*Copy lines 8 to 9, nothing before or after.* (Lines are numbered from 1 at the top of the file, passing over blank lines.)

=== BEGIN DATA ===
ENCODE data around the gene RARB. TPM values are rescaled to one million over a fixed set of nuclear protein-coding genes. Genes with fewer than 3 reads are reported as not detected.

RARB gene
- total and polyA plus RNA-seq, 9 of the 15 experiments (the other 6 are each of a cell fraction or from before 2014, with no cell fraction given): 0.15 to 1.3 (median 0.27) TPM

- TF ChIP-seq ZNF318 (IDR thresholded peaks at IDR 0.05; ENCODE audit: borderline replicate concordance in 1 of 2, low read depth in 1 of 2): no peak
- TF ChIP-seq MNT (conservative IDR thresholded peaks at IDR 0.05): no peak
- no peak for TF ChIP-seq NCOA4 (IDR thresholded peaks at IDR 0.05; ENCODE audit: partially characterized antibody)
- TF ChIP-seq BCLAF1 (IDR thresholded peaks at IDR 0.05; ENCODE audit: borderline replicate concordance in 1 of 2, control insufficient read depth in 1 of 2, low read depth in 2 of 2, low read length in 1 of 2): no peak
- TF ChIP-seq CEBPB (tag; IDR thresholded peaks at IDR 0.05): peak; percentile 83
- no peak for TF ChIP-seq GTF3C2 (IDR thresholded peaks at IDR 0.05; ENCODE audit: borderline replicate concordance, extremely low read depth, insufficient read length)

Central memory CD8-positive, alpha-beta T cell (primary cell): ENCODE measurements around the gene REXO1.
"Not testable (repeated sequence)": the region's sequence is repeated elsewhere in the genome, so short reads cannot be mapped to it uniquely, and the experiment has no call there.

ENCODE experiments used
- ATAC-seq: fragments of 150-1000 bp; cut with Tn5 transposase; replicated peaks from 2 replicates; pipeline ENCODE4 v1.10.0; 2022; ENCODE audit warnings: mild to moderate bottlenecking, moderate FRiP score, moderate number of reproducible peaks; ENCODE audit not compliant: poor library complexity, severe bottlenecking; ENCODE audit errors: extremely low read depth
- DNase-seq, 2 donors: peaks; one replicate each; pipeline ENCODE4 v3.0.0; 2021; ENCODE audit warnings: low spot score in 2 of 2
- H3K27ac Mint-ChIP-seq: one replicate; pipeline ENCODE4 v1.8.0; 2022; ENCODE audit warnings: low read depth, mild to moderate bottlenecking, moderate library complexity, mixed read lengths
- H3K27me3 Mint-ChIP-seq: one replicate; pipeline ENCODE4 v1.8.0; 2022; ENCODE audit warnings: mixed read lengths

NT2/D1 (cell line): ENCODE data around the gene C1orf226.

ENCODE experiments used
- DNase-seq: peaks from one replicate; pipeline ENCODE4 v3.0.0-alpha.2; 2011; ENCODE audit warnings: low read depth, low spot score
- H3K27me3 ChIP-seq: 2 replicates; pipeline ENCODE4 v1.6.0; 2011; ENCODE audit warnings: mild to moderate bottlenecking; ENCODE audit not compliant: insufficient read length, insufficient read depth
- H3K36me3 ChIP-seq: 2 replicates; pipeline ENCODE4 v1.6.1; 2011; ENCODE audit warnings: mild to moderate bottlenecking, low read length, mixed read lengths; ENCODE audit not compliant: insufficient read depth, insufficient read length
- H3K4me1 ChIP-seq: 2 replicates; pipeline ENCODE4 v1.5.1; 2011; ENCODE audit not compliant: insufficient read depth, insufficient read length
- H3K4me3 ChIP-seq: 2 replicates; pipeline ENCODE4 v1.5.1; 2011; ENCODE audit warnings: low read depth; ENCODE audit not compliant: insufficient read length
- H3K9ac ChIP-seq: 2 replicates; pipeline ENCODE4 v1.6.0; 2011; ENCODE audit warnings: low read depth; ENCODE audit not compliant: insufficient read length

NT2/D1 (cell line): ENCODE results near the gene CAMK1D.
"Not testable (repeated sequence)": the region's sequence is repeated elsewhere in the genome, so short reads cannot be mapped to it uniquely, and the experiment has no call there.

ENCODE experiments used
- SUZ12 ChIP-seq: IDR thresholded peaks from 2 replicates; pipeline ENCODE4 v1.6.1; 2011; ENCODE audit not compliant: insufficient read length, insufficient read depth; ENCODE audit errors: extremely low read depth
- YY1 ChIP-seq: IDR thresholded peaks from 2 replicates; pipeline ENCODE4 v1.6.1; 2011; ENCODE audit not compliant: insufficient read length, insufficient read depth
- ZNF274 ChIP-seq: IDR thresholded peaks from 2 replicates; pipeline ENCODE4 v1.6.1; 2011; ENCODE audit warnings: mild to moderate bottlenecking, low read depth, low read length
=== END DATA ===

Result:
- TF ChIP-seq CEBPB (tag; IDR thresholded peaks at IDR 0.05): peak; percentile 83
- no peak for TF ChIP-seq GTF3C2 (IDR thresholded peaks at IDR 0.05; ENCODE audit: borderline replicate concordance, extremely low read depth, insufficient read length)